Instead, Champ argues that defendants have failed to reasonably accommodate him. Once a plaintiff produces sufficient evidence to establish a facial showing that accommodation is possible, the burden of production shifts to defendants to show its inability to accommodate. White v. York Int'l. Corp., 45 F.3d 357, 361 (10th Cir.1995). Faced with such evidence, a plaintiff may not rest on his pleadings. Rather, he must offer rebuttal evidence concerning his individual capabilities and suggestions for possible accommodation. Id. "As with discrimination cases generally, the plaintiff at all times bears the ultimate burden of persuading the trier of fact that he has been the victim of illegal discrimination based on his disability." Id. (citing St. Mary's Honor Center v. Hicks, ___ U.S. ___, ___-___, 113 S. Ct. 2742, 2747-49, 125 L. Ed. 2d 407 (1993)).

Like the determination of whether a task is an essential function of a job, the decision of whether reasonable accommodation would enable a disabled person to perform the essential functions of his job is also a fact-specific inquiry. Hall v. U.S. Postal Service, 857 F.2d 1073, 1079 (6th Cir.1988). An accommodation is unreasonable if it requires elimination of an essential duty. Id. at 1078.

Focusing instead on the ADA's general instruction that reasonably accommodation may include reassignment, Champ fails to specify the exact accommodation he seeks. Even assuming that Champ has satisfied this initial burden, however, defendants have sufficiently established that no reasonable accommodation could have enabled Champ to adequately perform the essential functions of his job as a police officer. Long before the passage of the ADA, the Police Department sought to reasonably accommodate individuals who suffered disabilities. Under Administrative Rule 16-22, a police officer who suffers a non-work related disability is entitled to assignment to a light-duty position for a maximum of 251 cumulative working days per incident. The regulation further provides that if the officer is unable to return to regular duty at the end of his assignment, referral of his case to the Retirement Office will proceed. Exhibit 1 to Defendants' Motion for Summary Judgment. Despite the policy's stated maximum of a 251 day assignment to light-duty, it is undisputed that strict compliance with this restriction did not occur. Although Champ contends that the selective enforcement of the rule against him was discriminatory, it is patently clear that the Police Department recommended Champ for disability retirement because he had remained in light-duty positions for the longest period of time, approximately sixteen years. Of the other officers who remained assigned to light-duty for more than 251 days, no one *1000 approached Champ's length of tenure in that category. See Exhibit 11 to Blevins Deposition (longest assignment to light duty after Champ was 805 days for work-related injury; 620 days for non-work related injury). Cf. Howell v. Michelin Tire Corporation, 860 F. Supp. 1488, 1492-93 (M.D.Ala.1994) (employer's accommodation of other employees by reassigning them to light-duty tasks for much longer periods than plaintiff creates genuine dispute as to whether the employer reasonably accommodated plaintiff, and if not, whether it could have done so without undue burden).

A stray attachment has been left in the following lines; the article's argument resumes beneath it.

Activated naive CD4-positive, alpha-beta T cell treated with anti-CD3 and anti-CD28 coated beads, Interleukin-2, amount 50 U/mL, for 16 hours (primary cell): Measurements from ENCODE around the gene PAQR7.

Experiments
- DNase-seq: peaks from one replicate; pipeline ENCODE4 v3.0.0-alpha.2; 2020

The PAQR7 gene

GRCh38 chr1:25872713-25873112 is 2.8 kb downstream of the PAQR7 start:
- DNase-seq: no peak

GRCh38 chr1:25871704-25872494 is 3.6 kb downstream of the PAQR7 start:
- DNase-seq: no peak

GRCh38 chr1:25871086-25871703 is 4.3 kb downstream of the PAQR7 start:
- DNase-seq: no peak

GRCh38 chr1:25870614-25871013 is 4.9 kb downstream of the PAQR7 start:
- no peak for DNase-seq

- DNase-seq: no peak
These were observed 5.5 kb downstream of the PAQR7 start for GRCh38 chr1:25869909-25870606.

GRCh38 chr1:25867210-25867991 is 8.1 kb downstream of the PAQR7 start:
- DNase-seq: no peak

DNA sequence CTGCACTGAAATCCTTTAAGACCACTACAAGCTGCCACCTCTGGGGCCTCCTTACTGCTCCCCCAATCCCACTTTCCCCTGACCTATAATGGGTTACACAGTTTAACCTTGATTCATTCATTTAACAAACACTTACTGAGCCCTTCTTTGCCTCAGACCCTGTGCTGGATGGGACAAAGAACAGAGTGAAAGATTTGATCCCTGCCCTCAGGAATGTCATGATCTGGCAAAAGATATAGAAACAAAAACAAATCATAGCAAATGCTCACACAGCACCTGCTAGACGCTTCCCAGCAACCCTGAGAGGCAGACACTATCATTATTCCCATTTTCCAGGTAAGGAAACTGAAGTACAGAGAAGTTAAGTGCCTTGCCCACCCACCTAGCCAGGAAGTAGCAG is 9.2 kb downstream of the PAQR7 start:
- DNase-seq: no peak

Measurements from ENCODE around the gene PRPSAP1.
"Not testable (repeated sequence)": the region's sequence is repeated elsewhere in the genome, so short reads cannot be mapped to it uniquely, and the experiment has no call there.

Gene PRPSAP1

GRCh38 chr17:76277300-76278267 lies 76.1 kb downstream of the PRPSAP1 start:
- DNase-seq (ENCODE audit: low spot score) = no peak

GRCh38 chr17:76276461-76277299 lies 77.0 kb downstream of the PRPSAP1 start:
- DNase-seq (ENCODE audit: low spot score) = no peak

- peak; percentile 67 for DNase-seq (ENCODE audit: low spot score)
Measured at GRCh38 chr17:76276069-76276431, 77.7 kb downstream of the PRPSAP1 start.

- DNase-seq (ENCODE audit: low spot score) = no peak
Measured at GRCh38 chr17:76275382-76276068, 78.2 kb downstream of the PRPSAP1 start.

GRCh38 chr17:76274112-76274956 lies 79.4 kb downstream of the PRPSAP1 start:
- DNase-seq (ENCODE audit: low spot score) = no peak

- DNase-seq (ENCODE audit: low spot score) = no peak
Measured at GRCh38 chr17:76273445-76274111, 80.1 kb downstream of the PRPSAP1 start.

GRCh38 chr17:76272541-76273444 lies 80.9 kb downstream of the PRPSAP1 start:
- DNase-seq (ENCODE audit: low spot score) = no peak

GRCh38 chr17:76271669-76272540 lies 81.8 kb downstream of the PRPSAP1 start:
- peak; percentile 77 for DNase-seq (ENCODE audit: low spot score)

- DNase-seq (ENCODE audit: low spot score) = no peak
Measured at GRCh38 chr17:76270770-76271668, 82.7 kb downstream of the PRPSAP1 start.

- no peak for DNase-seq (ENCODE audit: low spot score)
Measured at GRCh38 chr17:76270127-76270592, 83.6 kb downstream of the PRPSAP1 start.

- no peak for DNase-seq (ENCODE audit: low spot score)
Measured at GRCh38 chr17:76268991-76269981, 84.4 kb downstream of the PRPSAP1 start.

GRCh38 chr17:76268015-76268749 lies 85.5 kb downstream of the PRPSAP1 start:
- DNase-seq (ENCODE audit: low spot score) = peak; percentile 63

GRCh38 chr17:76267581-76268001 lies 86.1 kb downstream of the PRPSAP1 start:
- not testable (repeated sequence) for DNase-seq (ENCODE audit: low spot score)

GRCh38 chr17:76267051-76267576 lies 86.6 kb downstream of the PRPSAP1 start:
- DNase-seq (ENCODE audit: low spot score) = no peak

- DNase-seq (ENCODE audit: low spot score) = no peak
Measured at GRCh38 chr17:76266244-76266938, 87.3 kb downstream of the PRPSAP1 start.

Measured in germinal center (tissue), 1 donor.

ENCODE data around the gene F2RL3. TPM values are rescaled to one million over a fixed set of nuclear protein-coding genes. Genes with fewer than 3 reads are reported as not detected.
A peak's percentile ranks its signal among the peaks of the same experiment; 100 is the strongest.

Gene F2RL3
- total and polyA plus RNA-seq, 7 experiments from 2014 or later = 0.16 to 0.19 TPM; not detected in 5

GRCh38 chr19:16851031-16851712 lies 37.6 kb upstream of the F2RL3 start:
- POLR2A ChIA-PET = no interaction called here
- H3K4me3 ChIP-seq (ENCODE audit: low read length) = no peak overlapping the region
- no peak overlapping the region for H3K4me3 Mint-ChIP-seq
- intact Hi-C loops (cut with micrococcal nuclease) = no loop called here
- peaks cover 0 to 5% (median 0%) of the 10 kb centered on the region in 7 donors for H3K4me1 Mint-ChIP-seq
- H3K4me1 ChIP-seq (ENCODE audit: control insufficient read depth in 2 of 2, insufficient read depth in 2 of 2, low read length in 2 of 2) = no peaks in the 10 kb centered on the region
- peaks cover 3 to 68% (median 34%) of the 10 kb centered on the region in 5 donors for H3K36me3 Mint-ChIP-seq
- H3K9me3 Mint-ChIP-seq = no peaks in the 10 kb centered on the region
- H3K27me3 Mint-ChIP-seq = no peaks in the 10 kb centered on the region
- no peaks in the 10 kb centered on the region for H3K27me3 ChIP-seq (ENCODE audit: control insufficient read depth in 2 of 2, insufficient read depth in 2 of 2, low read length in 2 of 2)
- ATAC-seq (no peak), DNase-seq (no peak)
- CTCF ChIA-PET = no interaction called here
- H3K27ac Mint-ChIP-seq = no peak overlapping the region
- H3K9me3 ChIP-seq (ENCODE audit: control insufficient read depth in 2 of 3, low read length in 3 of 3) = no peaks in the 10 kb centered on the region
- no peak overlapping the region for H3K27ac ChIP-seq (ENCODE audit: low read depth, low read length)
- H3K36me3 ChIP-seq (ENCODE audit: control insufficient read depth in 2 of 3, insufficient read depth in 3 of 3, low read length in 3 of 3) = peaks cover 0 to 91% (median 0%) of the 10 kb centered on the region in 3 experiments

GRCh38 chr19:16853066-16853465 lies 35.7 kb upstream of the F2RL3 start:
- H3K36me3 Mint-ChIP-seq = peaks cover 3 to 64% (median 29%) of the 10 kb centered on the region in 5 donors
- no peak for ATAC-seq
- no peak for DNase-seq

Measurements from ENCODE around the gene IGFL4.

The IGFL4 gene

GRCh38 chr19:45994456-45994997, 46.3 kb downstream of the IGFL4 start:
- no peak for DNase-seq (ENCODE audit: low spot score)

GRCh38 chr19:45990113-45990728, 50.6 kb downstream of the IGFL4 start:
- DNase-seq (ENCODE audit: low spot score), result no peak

The language of Administrative Rule 16-22 clearly indicates that assignment to light-duty is temporary. Colonel Blevins explained that allowing Champ to stay in light-duty any further is not an option because those positions are needed for officers who become disabled and seek temporary light-duty assignments under Rule 16-22. Blevins Deposition, vol. I, p. 102. Officers under disciplinary investigation are also assigned to these light-duty positions. Id. at pp. 98-99. Although the ADA provides that reasonable accommodation may include reassignment, the statute explicitly limits such reassignment "to a vacant position." 42 U.S.C. § 12111(9) (B).

 
If the position was created as [a] temporary job, the reassignment to that position need only be for the temporary period of the job. Therefore, if a light-duty job is a temporary job, reassignment to that job need only be for the temporary period of the job and an employer need not convert a temporary job into a permanent one.

Howell v. Michelin Tire Corporation, 860 F. Supp. 1488, 1492 (M.D.Ala.1994). Here, the Police Department maintains that it does not in fact have any permanent light-duty positions, let alone a vacant one into which defendants could transfer Champ, and Champ has not adduced any evidence to the contrary. Colonel Blevins described the problem of keeping disabled employees beyond the 251 day limit given department's budgetary constraints: "You can't hire somebody in the county over authorized strength. You have to have a vacancy to hire. If I have a hundred limited duty officers, I have a hundred regular duty officers that are missing [from] someplace, because as long as they're on limited duty, there's nobody on full duty in that authorized position. The authorized position stays in patrol or in traffic or in detectives or in wherever we elect to put it in the police department, but the body is working someplace else." Blevins Deposition, vol. I, pp. 97-98.